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Put your money where your mouse is

4 February, 2021

The past year has been full of (mostly unpleasant) surprises. Just one is that, as the national economy has shrunk, the UK has become a nation of savers. Savings rates hit a record high in 2020, with Brits squirreling away an average of 29% of their disposable income. 

For some, forced into job uncertainty, saving has been a necessity. For others, it’s been a (sometimes welcome) by-product of limited spending opportunities. But despite this lack of opportunities for splashing our cash, many of our charities are in dire straits, with up to one in ten facing bankruptcy. The cancellation of major fundraising events, such as the Royal British Legion’s annual poppy appeal, or the London Marathon, has made it harder for charities to raise much-needed revenue. And with so many of us working from home, corporate fundraising efforts require more thought too.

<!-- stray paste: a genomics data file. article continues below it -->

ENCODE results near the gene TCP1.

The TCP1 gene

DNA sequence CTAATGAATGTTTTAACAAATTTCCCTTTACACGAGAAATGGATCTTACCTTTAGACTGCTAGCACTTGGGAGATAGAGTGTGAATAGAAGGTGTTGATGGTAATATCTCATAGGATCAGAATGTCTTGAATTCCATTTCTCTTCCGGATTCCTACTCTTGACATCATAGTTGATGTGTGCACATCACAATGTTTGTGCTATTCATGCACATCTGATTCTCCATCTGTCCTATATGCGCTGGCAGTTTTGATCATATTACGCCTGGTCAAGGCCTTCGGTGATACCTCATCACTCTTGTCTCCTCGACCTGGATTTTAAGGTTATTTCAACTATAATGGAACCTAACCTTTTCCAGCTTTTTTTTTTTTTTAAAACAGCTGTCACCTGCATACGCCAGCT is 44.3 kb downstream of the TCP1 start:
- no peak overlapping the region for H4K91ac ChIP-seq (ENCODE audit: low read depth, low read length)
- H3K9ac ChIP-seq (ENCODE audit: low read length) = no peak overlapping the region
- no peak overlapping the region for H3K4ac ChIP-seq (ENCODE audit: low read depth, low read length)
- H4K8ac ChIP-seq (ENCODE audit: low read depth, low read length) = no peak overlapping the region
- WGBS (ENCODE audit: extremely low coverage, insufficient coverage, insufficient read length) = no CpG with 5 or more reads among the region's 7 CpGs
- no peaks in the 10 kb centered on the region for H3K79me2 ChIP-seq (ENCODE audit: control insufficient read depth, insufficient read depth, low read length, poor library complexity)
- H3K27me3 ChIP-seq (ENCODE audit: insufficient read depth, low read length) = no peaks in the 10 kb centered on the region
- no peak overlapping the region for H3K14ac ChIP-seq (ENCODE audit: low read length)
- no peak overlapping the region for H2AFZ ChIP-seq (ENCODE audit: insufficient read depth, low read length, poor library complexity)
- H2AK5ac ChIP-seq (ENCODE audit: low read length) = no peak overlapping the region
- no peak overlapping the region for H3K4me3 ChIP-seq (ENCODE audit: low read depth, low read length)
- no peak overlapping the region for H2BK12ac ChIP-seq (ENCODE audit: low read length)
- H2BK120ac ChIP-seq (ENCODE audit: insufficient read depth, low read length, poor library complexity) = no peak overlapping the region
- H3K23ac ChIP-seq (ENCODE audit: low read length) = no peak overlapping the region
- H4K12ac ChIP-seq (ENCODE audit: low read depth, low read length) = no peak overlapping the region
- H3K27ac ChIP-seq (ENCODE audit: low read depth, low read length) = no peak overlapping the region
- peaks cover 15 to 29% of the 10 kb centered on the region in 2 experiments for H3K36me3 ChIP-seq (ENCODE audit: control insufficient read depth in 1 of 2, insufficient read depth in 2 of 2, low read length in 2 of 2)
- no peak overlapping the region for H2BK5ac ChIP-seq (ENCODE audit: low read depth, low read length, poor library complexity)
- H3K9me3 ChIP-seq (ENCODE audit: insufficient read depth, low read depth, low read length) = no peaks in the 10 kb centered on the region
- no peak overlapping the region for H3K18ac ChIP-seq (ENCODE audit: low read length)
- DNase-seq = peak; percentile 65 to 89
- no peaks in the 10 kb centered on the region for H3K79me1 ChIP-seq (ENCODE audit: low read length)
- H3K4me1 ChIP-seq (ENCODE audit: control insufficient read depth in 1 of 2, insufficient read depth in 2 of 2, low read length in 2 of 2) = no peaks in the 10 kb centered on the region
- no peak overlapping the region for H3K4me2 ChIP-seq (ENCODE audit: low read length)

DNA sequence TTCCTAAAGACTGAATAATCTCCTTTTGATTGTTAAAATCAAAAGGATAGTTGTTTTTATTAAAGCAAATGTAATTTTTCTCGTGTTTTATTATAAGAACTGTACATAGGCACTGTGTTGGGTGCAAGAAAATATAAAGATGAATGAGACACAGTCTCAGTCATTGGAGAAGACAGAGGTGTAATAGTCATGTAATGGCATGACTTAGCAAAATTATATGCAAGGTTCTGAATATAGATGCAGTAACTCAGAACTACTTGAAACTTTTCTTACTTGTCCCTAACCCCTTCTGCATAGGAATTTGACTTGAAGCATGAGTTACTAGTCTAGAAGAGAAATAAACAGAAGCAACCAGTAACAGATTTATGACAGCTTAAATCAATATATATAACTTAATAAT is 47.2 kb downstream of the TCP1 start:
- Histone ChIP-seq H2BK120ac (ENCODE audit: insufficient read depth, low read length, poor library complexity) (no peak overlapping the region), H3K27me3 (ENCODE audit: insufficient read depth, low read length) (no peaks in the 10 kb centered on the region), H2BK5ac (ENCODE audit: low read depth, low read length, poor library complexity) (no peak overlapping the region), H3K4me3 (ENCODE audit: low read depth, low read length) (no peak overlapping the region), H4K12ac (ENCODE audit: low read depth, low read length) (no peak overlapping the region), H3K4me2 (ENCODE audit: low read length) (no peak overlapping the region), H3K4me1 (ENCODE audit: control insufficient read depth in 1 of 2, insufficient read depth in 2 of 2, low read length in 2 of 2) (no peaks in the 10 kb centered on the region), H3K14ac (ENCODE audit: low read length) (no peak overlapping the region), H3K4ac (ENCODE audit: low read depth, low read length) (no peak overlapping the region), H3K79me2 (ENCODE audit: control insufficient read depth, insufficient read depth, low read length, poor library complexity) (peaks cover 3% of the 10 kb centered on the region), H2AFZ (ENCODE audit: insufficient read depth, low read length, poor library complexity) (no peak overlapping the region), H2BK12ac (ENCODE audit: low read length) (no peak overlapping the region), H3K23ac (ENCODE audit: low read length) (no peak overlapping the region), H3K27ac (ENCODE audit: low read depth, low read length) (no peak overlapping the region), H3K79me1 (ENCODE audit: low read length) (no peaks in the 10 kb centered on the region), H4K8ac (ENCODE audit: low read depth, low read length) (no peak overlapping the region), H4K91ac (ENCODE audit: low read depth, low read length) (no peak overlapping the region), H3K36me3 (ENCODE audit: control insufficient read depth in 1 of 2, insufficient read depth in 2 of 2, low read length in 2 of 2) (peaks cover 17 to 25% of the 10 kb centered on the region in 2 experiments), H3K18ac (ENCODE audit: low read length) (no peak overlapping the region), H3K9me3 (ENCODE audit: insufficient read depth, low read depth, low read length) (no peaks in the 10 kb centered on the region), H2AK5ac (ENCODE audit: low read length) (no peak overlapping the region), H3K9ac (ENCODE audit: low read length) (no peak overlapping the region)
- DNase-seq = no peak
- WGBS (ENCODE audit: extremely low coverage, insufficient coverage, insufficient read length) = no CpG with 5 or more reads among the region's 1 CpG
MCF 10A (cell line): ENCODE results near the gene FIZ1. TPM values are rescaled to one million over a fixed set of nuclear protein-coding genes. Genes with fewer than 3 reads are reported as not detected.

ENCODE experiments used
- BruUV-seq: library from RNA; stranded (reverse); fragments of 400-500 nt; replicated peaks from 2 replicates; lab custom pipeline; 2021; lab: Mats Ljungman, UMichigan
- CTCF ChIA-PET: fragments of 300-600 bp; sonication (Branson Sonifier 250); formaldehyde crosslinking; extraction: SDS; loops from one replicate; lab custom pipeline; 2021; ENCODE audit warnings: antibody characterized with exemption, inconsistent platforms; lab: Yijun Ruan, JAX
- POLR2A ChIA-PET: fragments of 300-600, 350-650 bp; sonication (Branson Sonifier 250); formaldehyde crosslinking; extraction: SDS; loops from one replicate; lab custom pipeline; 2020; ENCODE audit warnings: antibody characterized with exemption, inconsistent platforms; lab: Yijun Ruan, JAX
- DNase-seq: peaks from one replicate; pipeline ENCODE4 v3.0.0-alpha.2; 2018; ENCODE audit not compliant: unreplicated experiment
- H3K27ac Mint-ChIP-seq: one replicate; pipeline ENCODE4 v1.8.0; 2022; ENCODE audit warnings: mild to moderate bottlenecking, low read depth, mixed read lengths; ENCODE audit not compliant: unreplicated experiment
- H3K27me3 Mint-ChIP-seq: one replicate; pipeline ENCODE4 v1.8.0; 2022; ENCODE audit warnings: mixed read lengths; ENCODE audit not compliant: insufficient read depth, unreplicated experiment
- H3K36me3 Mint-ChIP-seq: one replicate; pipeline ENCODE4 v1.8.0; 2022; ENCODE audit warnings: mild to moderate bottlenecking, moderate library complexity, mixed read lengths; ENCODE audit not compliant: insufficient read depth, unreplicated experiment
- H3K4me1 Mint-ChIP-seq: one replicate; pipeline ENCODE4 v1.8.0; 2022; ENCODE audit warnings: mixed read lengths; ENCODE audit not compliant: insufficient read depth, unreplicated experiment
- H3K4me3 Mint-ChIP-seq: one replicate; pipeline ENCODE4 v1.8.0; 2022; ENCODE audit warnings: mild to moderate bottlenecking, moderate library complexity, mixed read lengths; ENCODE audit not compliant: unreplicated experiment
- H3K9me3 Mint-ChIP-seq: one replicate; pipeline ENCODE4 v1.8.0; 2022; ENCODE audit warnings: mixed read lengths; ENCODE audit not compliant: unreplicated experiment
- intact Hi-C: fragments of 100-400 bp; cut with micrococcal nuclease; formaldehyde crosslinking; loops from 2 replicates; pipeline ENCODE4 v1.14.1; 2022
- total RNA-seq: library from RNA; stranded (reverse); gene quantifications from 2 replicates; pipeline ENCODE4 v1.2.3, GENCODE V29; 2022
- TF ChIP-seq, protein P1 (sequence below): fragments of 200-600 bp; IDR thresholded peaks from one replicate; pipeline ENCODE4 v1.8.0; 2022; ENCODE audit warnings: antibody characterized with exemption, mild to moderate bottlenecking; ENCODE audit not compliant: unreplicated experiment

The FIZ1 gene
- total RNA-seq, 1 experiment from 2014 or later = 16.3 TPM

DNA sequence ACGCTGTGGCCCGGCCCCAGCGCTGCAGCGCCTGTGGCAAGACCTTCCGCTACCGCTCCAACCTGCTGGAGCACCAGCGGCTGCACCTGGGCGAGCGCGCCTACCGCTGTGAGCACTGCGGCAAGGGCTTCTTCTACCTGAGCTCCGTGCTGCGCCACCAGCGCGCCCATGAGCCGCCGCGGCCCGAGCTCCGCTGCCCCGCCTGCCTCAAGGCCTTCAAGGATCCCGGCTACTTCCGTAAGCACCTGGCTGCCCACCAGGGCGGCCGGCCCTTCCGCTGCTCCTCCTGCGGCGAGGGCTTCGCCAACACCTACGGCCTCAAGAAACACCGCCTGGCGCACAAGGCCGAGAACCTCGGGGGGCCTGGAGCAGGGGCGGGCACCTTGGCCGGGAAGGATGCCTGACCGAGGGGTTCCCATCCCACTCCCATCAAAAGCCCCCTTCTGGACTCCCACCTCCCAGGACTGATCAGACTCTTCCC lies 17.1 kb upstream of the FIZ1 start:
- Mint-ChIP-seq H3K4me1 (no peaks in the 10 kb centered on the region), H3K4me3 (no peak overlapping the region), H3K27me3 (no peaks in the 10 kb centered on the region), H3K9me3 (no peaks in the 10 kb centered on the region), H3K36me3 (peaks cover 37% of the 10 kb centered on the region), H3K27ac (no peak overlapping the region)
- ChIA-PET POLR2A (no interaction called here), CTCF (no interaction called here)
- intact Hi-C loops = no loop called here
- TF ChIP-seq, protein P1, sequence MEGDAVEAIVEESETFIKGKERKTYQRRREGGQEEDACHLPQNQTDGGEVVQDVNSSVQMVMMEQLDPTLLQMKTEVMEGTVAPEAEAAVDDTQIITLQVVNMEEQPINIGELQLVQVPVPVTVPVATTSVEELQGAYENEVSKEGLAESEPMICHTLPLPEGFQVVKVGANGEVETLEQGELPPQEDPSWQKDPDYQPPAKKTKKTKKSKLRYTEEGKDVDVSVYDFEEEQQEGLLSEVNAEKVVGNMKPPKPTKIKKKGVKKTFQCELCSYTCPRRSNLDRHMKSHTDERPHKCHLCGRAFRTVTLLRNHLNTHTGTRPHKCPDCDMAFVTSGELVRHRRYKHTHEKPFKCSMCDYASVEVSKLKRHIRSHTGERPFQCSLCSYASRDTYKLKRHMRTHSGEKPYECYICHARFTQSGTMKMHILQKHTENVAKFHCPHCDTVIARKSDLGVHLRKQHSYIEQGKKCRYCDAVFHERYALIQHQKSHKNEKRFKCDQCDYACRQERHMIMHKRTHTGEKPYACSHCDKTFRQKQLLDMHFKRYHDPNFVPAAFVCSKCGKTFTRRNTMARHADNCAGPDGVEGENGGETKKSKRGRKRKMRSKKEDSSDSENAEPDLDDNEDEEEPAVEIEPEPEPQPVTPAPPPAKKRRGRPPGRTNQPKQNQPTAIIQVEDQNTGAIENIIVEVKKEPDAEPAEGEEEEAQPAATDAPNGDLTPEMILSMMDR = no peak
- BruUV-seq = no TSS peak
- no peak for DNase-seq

It’s not all doom and gloom. Whilst the rest of us were in our pyjamas watching Bridgerton, Eddie Izzard used January 2021 to complete a gruelling 31 marathons and 31 stand-up shows in 31 days, raising over £300,000 for charities to “make humanity great again” (with some help from our friends at Crowdfunder). 

Covid-19 doesn’t need to stop the drumbeat of fundraising that keeps our charities going. And there’s never been a better time for businesses to get involved. Stay-at-home pub quizzes, team cycle challenges (like the one we did at Good Business in September) or offering to match individual fundraising efforts all help to make employees feel united and positive about their workplace and each other – which is more important than ever when we’re not in the office – as well as providing charities with much-needed funds. Now that’s a win all round.

By Sarah Howden

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